About midway through Felony all the intrigue fades away as you begin to realize there is nothing left for the story to tell. The film focuses on Malcolm Toohey (Joel Edgerton), a cop who drives home drunk after a night of celebrating and ends up hitting a young boy on his bike. He stops his car and calls the paramedics but once they arrive on the scene he doesn’t confess to his involvement in the crime and is aided in his cover-up by a fellow officer, Detective Carl Summer (Tom Wilkinson), whose holier-than-though new partner, Jim Melic (Jai Courtney), isn’t as convinced.
What follows is a lot of personal anguish as Malcolm does his best to rid his conscience of what he’s done. The boy he hit has just been induced into a coma and may not survive and he can feel Jim breathing down his neck or, more specifically, staring at him from across the room. To this point, the movie could have actually been called Staring Match for as much as these two guys trade questioning glances, which I guess makes sense considering there is nothing else for them to do. Jim can’t even conduct an investigation since there is no evidence outside of Malcolm’s 911 call, not to mention his partner and senior officer is aiding in the cover-up.
So, in an effort to give the audience something to watch as we wait for Malcolm to decide whether he will ever come clean or if Jim will eventually confront him, we’re privy to an investigation into some criminal activity Malcolm’s team is investigating while Carl and Jim search for evidence to convict a pedophile. Trouble is, neither of these investigations have any bearing on the plot. They simply exist to fill time.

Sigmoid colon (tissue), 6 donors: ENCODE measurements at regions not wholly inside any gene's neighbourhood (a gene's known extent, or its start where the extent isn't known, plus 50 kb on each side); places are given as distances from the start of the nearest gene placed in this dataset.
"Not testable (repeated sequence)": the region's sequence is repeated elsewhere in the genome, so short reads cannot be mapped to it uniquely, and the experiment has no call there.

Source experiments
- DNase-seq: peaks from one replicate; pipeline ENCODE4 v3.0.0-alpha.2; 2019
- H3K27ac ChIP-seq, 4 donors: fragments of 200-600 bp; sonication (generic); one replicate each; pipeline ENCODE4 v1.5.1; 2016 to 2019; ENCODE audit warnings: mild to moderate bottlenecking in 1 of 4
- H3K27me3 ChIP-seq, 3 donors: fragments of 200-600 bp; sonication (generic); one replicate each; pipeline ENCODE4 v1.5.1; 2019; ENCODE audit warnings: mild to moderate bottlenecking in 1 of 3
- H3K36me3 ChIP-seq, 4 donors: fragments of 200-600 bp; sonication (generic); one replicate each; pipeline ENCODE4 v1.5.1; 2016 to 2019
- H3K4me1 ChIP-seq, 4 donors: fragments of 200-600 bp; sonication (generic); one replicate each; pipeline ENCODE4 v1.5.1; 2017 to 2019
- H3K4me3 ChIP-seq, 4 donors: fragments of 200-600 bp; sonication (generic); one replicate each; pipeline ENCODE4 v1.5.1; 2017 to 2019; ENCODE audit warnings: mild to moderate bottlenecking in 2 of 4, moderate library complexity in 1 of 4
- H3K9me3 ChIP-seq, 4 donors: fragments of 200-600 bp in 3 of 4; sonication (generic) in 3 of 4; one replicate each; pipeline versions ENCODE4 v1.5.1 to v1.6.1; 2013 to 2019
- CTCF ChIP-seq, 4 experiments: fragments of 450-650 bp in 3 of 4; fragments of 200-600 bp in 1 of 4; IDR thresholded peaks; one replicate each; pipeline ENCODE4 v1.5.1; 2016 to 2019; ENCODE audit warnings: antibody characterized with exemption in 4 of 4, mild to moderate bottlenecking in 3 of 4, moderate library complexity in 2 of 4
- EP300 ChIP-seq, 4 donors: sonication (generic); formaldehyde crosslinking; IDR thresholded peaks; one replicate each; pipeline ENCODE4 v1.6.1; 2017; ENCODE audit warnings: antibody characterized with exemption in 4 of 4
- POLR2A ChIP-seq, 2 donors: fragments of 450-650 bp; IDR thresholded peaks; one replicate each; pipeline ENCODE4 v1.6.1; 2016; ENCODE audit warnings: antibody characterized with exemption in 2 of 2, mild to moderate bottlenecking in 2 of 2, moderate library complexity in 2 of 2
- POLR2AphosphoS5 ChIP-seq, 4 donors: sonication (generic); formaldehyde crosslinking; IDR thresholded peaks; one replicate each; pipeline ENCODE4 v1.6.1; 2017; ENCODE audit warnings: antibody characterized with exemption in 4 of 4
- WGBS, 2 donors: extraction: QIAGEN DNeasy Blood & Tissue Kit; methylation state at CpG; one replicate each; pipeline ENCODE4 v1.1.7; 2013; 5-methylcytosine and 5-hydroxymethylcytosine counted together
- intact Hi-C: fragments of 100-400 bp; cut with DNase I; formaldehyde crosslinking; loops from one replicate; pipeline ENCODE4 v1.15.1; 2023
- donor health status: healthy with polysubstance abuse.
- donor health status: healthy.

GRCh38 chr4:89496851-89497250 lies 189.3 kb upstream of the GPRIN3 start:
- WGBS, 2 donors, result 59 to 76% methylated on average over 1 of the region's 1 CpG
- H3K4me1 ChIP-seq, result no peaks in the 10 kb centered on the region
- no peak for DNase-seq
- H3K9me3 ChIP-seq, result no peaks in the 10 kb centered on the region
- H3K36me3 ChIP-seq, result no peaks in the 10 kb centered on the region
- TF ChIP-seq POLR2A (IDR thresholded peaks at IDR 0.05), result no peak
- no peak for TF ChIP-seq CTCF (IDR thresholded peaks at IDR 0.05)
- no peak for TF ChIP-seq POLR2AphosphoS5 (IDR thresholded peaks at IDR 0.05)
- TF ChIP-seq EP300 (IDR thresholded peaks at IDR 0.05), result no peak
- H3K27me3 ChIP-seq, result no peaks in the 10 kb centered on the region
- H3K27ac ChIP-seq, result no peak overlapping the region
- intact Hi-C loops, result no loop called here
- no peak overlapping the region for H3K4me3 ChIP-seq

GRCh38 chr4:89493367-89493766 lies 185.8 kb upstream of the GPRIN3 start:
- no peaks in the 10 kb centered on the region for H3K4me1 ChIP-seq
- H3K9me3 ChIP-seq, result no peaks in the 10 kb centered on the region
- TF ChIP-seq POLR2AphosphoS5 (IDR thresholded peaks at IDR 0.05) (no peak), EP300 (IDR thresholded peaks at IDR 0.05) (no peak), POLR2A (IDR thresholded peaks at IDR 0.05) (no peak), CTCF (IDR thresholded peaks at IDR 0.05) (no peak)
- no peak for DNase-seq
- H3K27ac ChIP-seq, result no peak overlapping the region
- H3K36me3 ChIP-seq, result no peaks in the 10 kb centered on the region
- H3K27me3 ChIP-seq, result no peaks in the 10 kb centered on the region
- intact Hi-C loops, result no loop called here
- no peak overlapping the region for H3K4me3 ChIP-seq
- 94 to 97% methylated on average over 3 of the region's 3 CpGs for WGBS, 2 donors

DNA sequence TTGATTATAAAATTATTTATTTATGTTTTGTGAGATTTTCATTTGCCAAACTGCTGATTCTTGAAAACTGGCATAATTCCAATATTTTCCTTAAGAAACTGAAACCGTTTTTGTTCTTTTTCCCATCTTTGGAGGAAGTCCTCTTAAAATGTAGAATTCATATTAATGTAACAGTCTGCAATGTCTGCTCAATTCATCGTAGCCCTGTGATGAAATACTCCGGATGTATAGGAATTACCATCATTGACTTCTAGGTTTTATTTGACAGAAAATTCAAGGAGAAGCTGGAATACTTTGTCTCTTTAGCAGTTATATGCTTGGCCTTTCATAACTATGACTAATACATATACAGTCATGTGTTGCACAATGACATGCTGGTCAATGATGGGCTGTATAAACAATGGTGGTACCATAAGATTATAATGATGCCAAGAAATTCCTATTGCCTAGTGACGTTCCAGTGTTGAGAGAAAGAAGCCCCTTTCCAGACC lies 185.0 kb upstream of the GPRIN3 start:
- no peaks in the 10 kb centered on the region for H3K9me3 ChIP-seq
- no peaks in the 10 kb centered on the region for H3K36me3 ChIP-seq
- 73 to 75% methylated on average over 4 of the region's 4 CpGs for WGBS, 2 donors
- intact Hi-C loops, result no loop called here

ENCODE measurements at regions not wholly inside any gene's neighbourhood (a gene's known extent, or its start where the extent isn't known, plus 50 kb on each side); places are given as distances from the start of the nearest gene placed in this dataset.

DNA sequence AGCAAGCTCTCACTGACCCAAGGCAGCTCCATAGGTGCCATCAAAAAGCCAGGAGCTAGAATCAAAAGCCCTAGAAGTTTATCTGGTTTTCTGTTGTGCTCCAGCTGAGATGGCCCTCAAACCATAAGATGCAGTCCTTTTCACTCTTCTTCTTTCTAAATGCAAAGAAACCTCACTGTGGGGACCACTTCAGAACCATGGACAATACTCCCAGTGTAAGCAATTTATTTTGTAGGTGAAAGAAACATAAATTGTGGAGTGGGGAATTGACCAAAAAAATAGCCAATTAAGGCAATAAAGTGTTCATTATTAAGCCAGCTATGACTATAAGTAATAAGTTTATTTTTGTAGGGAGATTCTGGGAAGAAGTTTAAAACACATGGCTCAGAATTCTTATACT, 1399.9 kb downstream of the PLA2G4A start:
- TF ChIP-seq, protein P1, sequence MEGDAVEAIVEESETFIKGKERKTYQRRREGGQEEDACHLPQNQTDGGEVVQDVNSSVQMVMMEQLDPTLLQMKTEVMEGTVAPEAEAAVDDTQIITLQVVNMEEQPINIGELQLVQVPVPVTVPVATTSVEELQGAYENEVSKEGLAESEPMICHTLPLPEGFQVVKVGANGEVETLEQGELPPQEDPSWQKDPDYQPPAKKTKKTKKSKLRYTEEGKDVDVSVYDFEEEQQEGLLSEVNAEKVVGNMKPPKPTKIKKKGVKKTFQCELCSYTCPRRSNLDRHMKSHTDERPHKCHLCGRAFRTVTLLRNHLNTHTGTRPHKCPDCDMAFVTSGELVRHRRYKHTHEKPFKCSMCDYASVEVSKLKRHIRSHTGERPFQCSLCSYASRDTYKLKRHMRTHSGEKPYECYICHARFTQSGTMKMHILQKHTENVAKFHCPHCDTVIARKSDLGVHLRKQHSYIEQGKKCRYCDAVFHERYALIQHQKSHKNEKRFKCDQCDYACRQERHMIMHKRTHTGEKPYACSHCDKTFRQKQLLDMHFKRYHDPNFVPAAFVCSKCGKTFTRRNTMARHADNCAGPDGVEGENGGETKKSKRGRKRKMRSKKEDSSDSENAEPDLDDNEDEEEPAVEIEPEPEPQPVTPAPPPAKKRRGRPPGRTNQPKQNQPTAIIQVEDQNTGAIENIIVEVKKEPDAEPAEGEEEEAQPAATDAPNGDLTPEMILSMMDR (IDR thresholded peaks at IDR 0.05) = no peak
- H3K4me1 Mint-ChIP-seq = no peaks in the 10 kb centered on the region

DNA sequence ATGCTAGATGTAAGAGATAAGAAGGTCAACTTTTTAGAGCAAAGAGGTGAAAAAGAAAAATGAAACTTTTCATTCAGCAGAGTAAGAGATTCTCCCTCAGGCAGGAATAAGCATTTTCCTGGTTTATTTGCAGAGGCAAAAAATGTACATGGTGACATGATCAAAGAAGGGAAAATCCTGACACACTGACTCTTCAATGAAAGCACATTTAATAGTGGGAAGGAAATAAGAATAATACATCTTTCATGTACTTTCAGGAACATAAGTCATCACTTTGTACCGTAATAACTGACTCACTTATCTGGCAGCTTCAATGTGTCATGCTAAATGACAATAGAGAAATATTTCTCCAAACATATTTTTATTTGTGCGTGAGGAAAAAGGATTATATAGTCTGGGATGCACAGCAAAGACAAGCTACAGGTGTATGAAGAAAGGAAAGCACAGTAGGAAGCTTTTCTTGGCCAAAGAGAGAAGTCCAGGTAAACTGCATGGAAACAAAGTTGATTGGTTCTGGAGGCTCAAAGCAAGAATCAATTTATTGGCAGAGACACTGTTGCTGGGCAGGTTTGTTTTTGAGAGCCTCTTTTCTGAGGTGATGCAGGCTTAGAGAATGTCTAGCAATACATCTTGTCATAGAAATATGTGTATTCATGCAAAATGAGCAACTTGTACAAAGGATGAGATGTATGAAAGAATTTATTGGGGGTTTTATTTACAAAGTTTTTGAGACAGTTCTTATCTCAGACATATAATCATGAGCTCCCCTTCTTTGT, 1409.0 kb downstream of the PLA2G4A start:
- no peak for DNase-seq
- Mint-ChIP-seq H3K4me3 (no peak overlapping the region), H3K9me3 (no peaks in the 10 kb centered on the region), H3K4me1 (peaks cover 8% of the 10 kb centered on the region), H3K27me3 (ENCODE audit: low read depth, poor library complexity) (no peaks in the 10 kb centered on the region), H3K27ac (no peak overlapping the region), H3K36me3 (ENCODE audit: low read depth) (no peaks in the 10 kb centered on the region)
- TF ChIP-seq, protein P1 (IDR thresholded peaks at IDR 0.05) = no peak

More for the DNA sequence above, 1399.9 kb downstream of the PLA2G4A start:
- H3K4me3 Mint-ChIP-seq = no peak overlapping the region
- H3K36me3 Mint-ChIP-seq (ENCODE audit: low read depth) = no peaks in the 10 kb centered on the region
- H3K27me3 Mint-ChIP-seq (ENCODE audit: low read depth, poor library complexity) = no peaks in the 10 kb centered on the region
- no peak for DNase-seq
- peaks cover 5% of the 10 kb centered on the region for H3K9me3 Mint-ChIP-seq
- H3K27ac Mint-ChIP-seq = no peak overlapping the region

Adding insult to injury, Jim has the hots for the injured boy’s mother (Sarah Roberts) and actually ends up having his unwanted advances rebuffed, and we mustn’t forget the cliched addition of a “just wait until you’re in trouble” line, because what other choice does the plot have but to go down the most obvious path?
What’s frustrating about the project, however, is that it does have some high points.
The screenplay, written by Edgerton, has some fantastic dialogue, all of which belongs to Wilkinson’s character, especially his rationale for why some people are meant for prison while others are not. But Wilkinson’s lines and stand out performance can’t right this ship.
Felony feels like the season finale for a second-rate television show confronted with the problem of needing to write out a few characters before the start of the next season. Unfortunately there isn’t enough material to pull it off and there are commitments to season-long plot threads left open and in need of closure.
I don’t mean to trivialize the severity of Malcolm’s crime (the film does a good enough job doing that on its own), but something so small typically becomes a small character defining piece of a much larger story so to make an entire feature film about it forces the storyteller to make some weird choices to ensure the film actually reaches a feature length. Felony faces these issues throughout.